• Insights

The impact of the coronavirus on labour relations in Spain

Written by
Sagardoy Abogados largest boutique firm focusing on HR law.
Authors
David-Isaac Tobía
Partner - Spain
Sagardoy Abogados
Spain
16.03.20
2
This article provides some thoughts on key issues for employers dealing with the exceptional situation created by the coronavirus outbreak.  

Previously we discussed labour measures and the impact of the coronavirus. In this second note we have provided some thoughts from our Expert Committee at Sagardoy Abogados, on this complex issue.(the Committee relies on the collaboration of CPL for aspects related to the Prevention of Occupational Risks).

1. An exceptional situation requires individual responses

We must assume that the current labour regulations do not provide a clear solution to all aspects of the extraordinary situation that the coronavirus is causing in labour relations. There are, therefore, doubts and we must study each case, organisation or sector individually.

2. Absences due to school closures

For employees who are parents affected by school closures,  unpaid leave, leave for childcare (art.46.3 of the Spanish Statute of Workers) and taking annual leave early are appropriate solutions. Obviously organisations can take more generous measures such as offering remote working or paid leave. Whether this is feasible will depending on each organisation’s circumstances, production processes and needs.

3. Internal action protocols

Prevention protocols are important: we stress the importance of fully informing staff of hygiene and prophylaxis recommendations. You must warn the organisation in the event of individuals becoming infected, using the Prevention Service if you do not want to do it in person. The Service can enable you to maintain anonymity and allow action to be taken. In anticipation of possible future disagreements, we recommend that you preserve all related to efforts in this area.

4. When in doubt: prioritise health

Health above all: given the multiplicity of cases and situations that can arise in organisation, the general principle that inspires strategy should always be the protection of workers’ health. All actions must be carried out according to this principle.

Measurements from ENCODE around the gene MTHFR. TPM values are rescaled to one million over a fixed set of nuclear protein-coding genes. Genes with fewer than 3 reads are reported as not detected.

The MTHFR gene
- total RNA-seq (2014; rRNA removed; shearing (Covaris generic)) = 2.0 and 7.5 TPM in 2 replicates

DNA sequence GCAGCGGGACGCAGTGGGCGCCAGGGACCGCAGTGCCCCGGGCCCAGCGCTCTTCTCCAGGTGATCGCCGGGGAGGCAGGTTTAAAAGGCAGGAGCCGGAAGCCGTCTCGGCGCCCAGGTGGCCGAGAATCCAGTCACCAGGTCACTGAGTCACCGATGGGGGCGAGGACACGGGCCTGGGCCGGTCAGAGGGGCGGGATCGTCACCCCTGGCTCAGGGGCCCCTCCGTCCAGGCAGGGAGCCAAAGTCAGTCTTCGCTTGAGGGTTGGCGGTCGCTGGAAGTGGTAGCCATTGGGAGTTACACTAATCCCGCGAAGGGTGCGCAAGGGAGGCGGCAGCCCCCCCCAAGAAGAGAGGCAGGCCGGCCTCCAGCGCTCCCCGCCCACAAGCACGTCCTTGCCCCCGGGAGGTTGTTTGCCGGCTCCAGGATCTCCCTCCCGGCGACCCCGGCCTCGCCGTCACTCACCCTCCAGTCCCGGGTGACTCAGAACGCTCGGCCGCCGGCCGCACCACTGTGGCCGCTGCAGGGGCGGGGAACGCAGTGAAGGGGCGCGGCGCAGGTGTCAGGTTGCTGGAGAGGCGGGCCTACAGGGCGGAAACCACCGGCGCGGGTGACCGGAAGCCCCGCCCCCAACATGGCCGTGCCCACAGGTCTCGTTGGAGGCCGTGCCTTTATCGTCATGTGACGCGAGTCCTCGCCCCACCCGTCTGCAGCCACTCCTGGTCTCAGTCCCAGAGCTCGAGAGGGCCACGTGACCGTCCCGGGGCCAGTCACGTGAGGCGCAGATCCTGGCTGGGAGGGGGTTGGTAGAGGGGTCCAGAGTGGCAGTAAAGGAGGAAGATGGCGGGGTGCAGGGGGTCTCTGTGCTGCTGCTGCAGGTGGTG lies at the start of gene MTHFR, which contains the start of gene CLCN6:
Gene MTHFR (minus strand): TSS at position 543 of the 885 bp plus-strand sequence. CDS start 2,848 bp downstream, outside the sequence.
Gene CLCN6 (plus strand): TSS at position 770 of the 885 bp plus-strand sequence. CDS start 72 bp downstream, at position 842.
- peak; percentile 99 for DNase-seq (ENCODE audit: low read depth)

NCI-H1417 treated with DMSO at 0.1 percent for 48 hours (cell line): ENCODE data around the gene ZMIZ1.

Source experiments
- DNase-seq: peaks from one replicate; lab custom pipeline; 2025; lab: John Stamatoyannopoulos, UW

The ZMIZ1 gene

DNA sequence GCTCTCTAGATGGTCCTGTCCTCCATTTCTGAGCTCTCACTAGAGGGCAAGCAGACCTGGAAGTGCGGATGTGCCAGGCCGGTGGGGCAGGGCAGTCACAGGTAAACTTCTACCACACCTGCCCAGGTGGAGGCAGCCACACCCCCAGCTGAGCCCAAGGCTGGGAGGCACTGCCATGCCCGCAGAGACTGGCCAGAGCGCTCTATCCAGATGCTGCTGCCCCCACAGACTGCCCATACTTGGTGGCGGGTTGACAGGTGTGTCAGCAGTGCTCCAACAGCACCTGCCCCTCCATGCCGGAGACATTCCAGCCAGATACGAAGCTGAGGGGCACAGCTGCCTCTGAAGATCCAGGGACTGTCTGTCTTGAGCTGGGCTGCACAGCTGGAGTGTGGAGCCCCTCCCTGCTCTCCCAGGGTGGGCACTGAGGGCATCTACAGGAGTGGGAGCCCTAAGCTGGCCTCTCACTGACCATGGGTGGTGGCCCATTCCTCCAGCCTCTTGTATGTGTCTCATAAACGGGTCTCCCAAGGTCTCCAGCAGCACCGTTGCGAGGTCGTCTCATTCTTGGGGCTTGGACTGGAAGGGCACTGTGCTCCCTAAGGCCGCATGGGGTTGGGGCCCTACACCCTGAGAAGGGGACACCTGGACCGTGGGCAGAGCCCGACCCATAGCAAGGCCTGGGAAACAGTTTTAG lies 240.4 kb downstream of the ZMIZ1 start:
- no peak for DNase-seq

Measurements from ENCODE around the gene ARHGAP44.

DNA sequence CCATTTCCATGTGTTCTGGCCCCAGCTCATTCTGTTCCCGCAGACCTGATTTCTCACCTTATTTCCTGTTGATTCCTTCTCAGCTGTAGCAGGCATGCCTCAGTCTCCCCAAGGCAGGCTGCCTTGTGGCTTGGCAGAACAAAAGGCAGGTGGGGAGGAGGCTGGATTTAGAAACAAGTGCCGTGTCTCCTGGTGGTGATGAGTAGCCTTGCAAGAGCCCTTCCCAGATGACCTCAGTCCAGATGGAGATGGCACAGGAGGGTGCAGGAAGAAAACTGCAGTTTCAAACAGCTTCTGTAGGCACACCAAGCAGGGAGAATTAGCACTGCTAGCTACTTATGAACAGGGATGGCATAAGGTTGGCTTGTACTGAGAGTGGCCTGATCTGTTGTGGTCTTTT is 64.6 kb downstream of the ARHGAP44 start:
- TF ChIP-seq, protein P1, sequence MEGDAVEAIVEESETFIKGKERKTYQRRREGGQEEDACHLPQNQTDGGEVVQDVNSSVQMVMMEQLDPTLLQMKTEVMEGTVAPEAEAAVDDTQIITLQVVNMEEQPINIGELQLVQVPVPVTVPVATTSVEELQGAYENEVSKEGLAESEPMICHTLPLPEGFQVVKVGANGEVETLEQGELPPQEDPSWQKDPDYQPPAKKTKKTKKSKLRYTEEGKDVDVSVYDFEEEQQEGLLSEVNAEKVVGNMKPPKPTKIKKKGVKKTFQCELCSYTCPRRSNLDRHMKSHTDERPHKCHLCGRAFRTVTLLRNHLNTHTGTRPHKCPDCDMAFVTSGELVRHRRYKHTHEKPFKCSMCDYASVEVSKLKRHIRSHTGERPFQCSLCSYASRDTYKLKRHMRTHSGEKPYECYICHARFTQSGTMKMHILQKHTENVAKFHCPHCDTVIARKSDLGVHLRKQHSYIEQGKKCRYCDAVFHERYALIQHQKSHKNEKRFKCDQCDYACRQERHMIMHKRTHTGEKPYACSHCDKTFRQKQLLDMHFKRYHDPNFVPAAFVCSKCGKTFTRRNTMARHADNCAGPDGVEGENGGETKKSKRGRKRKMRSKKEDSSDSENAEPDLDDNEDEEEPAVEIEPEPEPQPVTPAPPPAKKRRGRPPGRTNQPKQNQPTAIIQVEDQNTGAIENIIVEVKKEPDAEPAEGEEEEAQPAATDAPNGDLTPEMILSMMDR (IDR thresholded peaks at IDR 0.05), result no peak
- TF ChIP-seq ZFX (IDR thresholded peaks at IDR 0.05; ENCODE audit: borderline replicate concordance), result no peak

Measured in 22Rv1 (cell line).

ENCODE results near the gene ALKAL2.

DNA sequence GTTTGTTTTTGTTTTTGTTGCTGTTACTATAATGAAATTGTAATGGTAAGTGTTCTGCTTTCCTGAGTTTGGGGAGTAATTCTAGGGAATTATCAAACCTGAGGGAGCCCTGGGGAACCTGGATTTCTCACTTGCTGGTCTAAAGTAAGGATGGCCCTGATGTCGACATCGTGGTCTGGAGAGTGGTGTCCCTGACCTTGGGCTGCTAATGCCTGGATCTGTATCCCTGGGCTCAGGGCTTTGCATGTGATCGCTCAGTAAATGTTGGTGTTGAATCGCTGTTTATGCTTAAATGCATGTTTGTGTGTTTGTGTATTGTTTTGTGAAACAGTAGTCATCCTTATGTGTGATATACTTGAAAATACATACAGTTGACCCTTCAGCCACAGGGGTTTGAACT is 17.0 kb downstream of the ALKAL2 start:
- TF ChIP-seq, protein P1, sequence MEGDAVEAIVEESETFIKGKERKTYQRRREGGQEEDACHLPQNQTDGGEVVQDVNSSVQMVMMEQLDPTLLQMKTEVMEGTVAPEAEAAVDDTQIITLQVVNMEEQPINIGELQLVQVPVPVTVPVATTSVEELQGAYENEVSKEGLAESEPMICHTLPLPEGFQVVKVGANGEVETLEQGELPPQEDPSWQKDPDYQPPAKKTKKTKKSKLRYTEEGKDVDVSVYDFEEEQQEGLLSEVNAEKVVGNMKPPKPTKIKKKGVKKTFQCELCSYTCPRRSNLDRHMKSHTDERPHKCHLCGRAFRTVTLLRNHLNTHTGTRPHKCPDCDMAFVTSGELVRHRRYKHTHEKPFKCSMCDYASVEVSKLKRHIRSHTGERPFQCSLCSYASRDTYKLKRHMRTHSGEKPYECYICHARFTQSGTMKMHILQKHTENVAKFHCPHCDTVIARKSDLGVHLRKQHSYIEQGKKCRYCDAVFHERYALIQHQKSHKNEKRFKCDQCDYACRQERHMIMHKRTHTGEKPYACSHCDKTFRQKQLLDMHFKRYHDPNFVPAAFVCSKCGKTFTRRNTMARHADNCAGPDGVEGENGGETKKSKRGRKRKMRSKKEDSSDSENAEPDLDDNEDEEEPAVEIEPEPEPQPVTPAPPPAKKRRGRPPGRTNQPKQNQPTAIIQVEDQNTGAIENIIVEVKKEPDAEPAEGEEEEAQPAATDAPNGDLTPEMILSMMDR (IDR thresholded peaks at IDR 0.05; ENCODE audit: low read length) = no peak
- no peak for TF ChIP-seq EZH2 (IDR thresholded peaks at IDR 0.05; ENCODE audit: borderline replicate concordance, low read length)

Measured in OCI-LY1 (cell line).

5. A possible case of force majeure?

There may be a force majeure argument for the temporary suspension of work contracts in the event that an administrative or health authority decision closes down production or activities, or in the event that a massive and simultaneous wave of infection leaves an organisation without a workforce. We would emphasise that every case has to be looked at on a case-by-case basis and employers cannot assume force majeure will apply.

6. Isolation and infection are treated in same way as an accident at work

Please note the provisions of Royal Decree-Law 6/2020, of 10 March, adopting urgent measures in the economic field and for the protection of public health.

Article five states that  periods of isolation or infection of workers as a consequence of the COVID-19 virus are an exceptional situation that should be treated in the same way as an accident at work.

‘1. In order to protect public health, periods of isolation or infection of workers caused by the COVID-19 virus will be considered, exceptionally, as a situation equivalent to an accident at work, exclusively for the purposes of  the social security system’s temporary incapacity benefit.

2. In both cases, the duration of this exceptional benefit payment will be determined by the certificate of isolation leave for isolation and the corresponding discharge notice.

3. This benefit may be paid to any self-employed person or employee who is registered with any of the social security systems on the date of the event.

4. The date of the event causing the illness is the date on which the isolation or illness of the worker is agreed, without prejudice to the fact that the sick leave was granted after that date.’